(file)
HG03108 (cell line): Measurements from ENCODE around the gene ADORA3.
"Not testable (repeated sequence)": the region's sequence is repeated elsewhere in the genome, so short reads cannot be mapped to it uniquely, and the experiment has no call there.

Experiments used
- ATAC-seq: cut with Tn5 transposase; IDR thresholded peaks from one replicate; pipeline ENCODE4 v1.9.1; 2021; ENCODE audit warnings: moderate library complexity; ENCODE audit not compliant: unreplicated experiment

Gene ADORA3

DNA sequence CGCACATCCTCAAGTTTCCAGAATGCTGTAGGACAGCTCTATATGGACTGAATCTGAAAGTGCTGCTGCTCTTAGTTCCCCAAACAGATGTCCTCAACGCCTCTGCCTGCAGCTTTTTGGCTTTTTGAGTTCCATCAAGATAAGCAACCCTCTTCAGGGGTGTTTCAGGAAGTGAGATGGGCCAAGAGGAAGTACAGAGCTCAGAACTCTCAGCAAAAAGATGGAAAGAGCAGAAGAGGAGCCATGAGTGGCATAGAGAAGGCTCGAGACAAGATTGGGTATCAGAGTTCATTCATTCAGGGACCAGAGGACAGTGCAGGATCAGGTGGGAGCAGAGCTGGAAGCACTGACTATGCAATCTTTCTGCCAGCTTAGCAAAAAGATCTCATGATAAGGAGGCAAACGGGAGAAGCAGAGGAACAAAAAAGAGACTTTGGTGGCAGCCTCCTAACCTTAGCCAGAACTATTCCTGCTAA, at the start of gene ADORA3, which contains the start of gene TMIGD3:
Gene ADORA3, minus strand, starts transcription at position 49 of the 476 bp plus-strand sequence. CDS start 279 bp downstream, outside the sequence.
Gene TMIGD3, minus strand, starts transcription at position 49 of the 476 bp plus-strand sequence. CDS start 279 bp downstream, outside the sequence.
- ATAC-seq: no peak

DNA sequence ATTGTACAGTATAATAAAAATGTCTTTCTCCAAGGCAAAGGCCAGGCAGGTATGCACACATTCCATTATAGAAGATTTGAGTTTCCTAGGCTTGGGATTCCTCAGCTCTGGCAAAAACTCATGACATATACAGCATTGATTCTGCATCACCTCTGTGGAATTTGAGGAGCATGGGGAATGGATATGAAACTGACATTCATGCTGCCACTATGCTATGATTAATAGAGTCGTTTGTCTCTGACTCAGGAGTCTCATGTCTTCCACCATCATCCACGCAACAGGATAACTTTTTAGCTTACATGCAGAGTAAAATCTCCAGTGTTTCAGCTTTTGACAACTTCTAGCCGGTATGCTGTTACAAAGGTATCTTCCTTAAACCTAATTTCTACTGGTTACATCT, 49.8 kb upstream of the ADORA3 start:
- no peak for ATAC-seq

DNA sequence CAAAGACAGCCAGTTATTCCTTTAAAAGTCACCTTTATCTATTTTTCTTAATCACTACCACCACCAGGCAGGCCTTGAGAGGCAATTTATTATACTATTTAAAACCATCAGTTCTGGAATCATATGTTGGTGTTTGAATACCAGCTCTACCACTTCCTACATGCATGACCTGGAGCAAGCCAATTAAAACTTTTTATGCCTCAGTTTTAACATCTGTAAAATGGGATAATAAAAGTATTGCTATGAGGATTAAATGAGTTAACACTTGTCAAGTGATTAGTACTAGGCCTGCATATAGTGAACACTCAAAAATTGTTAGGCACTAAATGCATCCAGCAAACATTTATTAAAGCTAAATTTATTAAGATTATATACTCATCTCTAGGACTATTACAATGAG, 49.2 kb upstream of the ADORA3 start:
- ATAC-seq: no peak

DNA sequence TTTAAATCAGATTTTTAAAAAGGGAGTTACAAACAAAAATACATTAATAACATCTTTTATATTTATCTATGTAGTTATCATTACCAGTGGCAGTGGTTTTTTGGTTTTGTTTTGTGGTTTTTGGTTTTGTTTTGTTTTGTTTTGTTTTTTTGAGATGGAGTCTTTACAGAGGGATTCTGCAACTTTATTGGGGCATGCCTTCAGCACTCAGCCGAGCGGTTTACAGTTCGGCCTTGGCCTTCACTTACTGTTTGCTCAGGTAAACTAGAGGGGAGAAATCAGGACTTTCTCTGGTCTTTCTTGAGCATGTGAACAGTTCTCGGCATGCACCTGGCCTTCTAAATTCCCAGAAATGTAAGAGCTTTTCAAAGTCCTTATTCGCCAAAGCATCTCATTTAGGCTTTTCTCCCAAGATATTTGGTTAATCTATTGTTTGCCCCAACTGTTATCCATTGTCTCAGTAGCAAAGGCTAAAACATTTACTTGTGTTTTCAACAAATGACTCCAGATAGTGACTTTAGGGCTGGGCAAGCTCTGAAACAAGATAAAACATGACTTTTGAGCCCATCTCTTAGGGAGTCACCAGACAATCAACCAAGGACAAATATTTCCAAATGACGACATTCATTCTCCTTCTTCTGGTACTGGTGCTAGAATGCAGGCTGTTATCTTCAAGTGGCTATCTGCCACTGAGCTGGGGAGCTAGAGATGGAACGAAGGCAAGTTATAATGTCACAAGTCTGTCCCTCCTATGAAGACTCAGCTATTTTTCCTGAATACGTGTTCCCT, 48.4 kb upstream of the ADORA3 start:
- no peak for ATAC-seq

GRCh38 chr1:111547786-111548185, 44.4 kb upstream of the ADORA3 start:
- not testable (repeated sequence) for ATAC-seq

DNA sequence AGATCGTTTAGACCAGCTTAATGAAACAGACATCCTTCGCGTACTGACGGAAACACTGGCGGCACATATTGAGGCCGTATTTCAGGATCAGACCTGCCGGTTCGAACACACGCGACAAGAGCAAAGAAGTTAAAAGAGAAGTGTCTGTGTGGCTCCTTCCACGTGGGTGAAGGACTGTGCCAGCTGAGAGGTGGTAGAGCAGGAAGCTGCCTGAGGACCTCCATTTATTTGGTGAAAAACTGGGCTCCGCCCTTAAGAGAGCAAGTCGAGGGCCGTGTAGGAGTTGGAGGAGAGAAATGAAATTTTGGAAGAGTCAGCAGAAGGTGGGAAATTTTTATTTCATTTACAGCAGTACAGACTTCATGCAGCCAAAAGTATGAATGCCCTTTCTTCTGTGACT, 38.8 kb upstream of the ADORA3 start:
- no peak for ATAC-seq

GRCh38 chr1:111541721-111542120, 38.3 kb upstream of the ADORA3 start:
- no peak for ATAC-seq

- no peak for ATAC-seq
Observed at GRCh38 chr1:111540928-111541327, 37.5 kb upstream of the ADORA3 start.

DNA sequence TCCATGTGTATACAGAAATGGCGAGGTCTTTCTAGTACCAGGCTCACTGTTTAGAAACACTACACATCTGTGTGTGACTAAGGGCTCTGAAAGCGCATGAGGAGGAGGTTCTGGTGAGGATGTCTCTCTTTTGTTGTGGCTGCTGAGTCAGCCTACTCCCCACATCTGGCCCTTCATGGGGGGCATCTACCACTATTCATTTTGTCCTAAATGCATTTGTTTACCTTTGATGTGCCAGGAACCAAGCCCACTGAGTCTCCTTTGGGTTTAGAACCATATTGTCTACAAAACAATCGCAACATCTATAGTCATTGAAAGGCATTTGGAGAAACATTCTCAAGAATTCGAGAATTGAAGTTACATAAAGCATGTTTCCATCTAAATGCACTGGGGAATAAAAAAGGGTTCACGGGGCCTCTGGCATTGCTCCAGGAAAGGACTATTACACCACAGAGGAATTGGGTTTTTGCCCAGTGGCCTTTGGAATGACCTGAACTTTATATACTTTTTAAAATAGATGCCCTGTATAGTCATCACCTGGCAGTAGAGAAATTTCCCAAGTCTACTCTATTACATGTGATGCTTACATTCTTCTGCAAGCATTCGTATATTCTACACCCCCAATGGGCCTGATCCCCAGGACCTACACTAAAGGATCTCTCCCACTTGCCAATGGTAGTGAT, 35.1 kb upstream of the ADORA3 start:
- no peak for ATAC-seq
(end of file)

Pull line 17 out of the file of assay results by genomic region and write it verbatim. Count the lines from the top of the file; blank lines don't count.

- not testable (repeated sequence) for ATAC-seq